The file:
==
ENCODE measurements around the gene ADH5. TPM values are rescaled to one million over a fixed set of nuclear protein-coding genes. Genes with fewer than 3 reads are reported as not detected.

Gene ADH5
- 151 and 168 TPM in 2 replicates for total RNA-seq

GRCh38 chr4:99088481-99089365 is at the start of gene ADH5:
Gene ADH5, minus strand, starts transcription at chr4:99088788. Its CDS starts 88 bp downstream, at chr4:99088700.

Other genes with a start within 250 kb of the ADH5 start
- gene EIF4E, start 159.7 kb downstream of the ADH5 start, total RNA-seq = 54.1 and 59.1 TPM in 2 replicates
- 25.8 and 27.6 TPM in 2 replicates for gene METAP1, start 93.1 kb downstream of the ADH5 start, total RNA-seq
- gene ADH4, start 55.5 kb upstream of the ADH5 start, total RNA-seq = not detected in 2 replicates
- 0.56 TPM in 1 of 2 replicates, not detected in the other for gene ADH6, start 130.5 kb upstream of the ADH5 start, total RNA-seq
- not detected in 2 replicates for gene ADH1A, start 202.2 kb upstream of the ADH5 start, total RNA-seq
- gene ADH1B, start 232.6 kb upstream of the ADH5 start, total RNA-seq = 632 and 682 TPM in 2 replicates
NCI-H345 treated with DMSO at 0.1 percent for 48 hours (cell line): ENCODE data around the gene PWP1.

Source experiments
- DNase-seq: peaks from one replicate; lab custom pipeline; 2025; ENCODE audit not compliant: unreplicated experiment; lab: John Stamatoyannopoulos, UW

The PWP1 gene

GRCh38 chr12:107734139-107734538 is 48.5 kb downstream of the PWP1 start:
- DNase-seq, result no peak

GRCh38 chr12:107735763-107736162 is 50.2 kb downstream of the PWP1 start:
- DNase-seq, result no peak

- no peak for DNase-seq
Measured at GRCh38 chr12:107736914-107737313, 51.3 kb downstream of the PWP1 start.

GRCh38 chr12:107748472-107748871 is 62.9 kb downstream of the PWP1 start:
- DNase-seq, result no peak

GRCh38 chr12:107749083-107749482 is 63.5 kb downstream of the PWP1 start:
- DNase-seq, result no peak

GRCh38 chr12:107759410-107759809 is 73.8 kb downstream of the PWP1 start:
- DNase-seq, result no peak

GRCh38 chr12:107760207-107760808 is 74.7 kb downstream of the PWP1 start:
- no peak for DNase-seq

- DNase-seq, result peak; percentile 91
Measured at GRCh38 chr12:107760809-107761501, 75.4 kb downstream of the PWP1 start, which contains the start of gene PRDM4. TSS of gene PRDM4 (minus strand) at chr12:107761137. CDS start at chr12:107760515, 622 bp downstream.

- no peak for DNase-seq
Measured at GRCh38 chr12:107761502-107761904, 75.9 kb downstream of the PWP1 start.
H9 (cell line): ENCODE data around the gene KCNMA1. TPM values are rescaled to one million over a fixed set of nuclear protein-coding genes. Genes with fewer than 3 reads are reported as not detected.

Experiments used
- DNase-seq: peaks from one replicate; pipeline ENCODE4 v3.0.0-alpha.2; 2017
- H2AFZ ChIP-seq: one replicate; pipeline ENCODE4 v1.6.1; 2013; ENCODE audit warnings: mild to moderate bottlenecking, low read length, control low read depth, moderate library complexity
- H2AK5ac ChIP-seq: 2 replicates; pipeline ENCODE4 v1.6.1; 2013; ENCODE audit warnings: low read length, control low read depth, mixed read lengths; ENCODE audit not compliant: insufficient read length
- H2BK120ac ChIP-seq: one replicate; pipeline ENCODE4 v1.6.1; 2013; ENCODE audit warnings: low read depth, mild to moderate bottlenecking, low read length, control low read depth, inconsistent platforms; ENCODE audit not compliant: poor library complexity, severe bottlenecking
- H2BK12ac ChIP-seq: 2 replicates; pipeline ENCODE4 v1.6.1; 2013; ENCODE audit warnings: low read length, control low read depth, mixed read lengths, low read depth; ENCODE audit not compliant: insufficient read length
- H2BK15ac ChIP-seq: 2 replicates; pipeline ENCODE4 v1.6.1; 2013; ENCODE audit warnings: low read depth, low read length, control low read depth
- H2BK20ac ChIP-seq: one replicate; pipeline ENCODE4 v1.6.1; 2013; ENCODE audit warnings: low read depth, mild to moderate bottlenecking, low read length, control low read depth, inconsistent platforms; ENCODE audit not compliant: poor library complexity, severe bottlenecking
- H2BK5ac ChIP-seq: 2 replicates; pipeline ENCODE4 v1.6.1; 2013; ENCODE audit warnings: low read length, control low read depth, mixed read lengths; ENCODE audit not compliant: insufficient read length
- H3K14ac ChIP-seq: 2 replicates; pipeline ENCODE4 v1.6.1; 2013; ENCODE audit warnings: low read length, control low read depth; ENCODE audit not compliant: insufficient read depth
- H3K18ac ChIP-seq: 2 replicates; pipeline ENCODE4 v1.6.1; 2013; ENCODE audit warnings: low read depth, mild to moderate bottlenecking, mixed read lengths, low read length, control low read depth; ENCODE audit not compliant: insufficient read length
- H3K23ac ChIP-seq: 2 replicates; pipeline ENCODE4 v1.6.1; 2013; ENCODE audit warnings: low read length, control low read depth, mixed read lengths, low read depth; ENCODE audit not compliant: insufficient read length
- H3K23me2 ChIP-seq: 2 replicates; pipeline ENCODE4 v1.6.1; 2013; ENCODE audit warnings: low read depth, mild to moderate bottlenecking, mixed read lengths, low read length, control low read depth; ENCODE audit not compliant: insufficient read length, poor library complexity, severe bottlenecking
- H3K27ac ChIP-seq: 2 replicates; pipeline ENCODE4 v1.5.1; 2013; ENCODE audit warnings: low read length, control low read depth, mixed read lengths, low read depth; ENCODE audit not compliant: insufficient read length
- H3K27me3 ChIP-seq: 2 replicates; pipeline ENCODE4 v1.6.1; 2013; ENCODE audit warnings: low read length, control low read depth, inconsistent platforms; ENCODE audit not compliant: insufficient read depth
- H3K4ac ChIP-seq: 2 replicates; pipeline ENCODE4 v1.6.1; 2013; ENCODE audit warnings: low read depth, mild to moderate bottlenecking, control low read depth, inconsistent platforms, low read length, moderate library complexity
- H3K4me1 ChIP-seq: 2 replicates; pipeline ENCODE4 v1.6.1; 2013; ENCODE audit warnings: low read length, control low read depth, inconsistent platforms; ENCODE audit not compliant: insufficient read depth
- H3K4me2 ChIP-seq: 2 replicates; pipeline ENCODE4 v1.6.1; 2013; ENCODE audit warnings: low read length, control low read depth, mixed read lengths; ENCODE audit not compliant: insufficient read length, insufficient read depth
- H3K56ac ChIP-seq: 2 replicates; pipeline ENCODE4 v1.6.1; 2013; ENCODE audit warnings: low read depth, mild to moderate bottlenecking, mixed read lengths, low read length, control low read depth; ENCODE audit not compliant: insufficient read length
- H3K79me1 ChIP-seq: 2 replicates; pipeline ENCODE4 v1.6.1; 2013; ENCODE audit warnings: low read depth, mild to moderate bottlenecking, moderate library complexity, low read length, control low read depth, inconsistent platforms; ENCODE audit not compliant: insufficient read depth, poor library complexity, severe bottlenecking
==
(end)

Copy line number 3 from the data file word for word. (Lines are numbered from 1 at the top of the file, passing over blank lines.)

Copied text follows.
- 151 and 168 TPM in 2 replicates for total RNA-seq